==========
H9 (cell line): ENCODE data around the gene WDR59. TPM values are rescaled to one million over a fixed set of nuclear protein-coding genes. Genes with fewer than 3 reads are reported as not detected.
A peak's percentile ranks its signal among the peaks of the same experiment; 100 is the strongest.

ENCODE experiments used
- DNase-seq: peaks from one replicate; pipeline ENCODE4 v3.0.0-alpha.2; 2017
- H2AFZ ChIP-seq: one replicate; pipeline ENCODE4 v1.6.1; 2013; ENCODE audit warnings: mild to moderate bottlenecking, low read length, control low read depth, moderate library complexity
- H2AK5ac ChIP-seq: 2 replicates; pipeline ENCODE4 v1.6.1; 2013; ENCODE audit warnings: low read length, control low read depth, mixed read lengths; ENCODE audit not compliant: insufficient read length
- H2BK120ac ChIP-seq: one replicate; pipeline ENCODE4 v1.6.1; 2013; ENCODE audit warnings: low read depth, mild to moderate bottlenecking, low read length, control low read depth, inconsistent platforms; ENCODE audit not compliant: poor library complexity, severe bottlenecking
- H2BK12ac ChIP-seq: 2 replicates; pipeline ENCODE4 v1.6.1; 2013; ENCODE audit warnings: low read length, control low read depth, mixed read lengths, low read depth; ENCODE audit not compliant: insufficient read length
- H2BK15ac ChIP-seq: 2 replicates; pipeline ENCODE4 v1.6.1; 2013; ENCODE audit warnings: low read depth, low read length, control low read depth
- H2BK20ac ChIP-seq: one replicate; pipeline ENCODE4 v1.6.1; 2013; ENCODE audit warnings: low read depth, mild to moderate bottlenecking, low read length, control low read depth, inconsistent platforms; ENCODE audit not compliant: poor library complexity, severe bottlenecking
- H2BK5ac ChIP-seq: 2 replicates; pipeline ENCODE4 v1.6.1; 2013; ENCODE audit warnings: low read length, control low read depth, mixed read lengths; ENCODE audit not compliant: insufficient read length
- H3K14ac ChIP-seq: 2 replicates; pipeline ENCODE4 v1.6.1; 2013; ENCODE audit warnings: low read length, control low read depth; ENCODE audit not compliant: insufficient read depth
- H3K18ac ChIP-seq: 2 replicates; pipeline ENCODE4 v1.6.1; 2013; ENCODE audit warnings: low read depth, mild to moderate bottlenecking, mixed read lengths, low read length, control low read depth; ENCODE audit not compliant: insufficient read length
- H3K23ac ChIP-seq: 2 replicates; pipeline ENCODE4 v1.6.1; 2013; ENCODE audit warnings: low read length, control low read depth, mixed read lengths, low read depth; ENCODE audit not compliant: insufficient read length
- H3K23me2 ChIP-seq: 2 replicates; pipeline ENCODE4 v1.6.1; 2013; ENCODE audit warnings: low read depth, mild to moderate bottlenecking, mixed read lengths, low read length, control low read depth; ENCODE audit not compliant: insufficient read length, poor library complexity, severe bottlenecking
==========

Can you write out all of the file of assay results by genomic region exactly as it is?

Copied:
H9 (cell line): ENCODE data around the gene WDR59. TPM values are rescaled to one million over a fixed set of nuclear protein-coding genes. Genes with fewer than 3 reads are reported as not detected.
A peak's percentile ranks its signal among the peaks of the same experiment; 100 is the strongest.

ENCODE experiments used
- DNase-seq: peaks from one replicate; pipeline ENCODE4 v3.0.0-alpha.2; 2017
- H2AFZ ChIP-seq: one replicate; pipeline ENCODE4 v1.6.1; 2013; ENCODE audit warnings: mild to moderate bottlenecking, low read length, control low read depth, moderate library complexity
- H2AK5ac ChIP-seq: 2 replicates; pipeline ENCODE4 v1.6.1; 2013; ENCODE audit warnings: low read length, control low read depth, mixed read lengths; ENCODE audit not compliant: insufficient read length
- H2BK120ac ChIP-seq: one replicate; pipeline ENCODE4 v1.6.1; 2013; ENCODE audit warnings: low read depth, mild to moderate bottlenecking, low read length, control low read depth, inconsistent platforms; ENCODE audit not compliant: poor library complexity, severe bottlenecking
- H2BK12ac ChIP-seq: 2 replicates; pipeline ENCODE4 v1.6.1; 2013; ENCODE audit warnings: low read length, control low read depth, mixed read lengths, low read depth; ENCODE audit not compliant: insufficient read length
- H2BK15ac ChIP-seq: 2 replicates; pipeline ENCODE4 v1.6.1; 2013; ENCODE audit warnings: low read depth, low read length, control low read depth
- H2BK20ac ChIP-seq: one replicate; pipeline ENCODE4 v1.6.1; 2013; ENCODE audit warnings: low read depth, mild to moderate bottlenecking, low read length, control low read depth, inconsistent platforms; ENCODE audit not compliant: poor library complexity, severe bottlenecking
- H2BK5ac ChIP-seq: 2 replicates; pipeline ENCODE4 v1.6.1; 2013; ENCODE audit warnings: low read length, control low read depth, mixed read lengths; ENCODE audit not compliant: insufficient read length
- H3K14ac ChIP-seq: 2 replicates; pipeline ENCODE4 v1.6.1; 2013; ENCODE audit warnings: low read length, control low read depth; ENCODE audit not compliant: insufficient read depth
- H3K18ac ChIP-seq: 2 replicates; pipeline ENCODE4 v1.6.1; 2013; ENCODE audit warnings: low read depth, mild to moderate bottlenecking, mixed read lengths, low read length, control low read depth; ENCODE audit not compliant: insufficient read length
- H3K23ac ChIP-seq: 2 replicates; pipeline ENCODE4 v1.6.1; 2013; ENCODE audit warnings: low read length, control low read depth, mixed read lengths, low read depth; ENCODE audit not compliant: insufficient read length
- H3K23me2 ChIP-seq: 2 replicates; pipeline ENCODE4 v1.6.1; 2013; ENCODE audit warnings: low read depth, mild to moderate bottlenecking, mixed read lengths, low read length, control low read depth; ENCODE audit not compliant: insufficient read length, poor library complexity, severe bottlenecking